Japanese salarymen forced to tighten their belts further amid Abenomics’ failings
Housewives cutting their husband’s allowances, leaving them less than HK$45 a day for lunch and under HK$900 a month for after-work drinks
Japanese salarymen are struggling to get by on the monthly allowance they receive from their wives, which has fallen to its lowest level in decades, a survey showed.
Despite frequently being the sole breadwinner, many Japanese husbands hand over their entire wage to the woman of the house, who often manages the family’s bills and balances the books.
The nation’s army of male office workers, known for their punishing work hours, now have an average of just 37,873 yen (HK$2,860, or US$370) to play with a month, according to a survey by Tokyo-based Shinsei Bank.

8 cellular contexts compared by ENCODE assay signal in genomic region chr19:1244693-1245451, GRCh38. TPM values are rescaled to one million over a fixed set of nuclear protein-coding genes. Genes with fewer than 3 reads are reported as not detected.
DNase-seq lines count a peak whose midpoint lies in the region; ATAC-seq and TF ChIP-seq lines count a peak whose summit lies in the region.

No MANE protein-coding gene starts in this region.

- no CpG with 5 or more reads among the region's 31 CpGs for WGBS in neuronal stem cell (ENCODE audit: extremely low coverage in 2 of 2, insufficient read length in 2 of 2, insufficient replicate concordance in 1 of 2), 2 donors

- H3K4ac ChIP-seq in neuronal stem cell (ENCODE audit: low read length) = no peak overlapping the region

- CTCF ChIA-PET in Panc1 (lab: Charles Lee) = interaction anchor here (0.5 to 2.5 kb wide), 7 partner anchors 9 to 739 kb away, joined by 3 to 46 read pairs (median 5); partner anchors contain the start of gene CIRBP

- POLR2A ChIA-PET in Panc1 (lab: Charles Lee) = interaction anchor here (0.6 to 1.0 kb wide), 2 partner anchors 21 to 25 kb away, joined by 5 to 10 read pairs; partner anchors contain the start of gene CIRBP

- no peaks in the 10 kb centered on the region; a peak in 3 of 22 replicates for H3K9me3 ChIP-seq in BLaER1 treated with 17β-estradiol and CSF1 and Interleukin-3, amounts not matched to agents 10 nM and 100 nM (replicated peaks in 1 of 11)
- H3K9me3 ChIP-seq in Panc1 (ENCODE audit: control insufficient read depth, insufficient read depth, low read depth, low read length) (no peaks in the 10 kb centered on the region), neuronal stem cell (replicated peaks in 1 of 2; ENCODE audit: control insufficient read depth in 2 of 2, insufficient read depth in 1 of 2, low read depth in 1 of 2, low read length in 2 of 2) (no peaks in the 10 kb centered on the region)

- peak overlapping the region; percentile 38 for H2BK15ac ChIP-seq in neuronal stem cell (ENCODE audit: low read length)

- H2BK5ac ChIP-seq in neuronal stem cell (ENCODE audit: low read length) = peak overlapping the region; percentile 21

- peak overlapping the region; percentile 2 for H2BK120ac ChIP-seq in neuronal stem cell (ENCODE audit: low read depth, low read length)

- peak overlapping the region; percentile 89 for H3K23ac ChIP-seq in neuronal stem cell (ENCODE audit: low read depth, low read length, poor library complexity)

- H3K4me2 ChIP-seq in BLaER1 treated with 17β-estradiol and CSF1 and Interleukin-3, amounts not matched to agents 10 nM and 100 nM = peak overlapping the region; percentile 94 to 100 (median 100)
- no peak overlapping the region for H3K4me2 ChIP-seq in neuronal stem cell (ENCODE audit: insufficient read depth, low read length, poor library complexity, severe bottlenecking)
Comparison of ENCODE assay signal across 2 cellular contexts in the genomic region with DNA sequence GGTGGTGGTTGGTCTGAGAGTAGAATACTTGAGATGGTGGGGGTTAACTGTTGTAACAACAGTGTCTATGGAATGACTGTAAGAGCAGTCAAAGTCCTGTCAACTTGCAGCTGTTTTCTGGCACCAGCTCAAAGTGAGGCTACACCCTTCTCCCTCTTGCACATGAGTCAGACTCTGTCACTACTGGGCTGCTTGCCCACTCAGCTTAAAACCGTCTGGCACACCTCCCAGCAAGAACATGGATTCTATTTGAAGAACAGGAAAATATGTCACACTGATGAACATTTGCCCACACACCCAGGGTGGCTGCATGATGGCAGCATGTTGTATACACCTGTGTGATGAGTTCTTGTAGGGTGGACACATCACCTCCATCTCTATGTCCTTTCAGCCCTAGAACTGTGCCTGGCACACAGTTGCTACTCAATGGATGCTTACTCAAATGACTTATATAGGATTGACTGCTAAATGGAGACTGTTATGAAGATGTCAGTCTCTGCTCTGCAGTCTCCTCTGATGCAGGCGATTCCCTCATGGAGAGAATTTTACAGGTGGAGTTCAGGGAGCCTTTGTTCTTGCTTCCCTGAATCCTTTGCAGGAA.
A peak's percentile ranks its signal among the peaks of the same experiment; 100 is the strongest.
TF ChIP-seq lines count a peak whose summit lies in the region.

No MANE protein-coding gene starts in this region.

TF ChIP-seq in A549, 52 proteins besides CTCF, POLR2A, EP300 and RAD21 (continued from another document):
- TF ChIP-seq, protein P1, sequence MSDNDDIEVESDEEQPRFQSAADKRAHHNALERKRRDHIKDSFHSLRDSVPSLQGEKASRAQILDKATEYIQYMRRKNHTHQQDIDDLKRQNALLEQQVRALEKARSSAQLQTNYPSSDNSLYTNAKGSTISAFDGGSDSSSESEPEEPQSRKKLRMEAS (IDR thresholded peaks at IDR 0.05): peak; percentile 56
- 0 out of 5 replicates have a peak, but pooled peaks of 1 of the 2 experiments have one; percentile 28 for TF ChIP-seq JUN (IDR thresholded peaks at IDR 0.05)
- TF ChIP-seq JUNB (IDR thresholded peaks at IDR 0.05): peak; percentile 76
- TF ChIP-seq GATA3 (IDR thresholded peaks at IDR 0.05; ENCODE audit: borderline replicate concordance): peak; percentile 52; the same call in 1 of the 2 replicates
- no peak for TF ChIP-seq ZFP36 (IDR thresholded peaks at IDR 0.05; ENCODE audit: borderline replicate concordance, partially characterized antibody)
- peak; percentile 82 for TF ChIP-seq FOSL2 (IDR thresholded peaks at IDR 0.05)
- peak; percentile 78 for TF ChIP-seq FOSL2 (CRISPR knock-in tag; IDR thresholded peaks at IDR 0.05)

That is the third lowest total recorded in the lender’s annual survey. It is also way down from the heady days of the late 1980s and the early 1990s when the economy was booming and husbands enjoyed the high life with an average of 77,725 yen a month, said the bank, which has surveyed men’s allowances since 1979.
A weak economy and tepid pay rises are forcing many households to target discretionary spending, including husbands’ pocket money.
To keep a lid on expenses, the average man budgets 587 yen for lunch every day, data from some 1,000 men aged between their 20s and their 50s showed.
Monthly costs for after-work drinks – often almost compulsory bonding sessions with their colleagues – come in at about 11,765 yen, up 50 yen from last year.
Japan has suffered years of deflation that have seen prices stagnate or fall. This means that the same amount of money buys more today than it did in the early 1990s.
Falling prices may sound good for shoppers but it tends to hurt the economy as consumers put off spending to get goods cheaper down the road.
Japan’s prime minister Shinzo Abe swept to power in late 2012 on a pledge to beat the deflationary spiral but the plan, dubbed Abenomics, has faltered.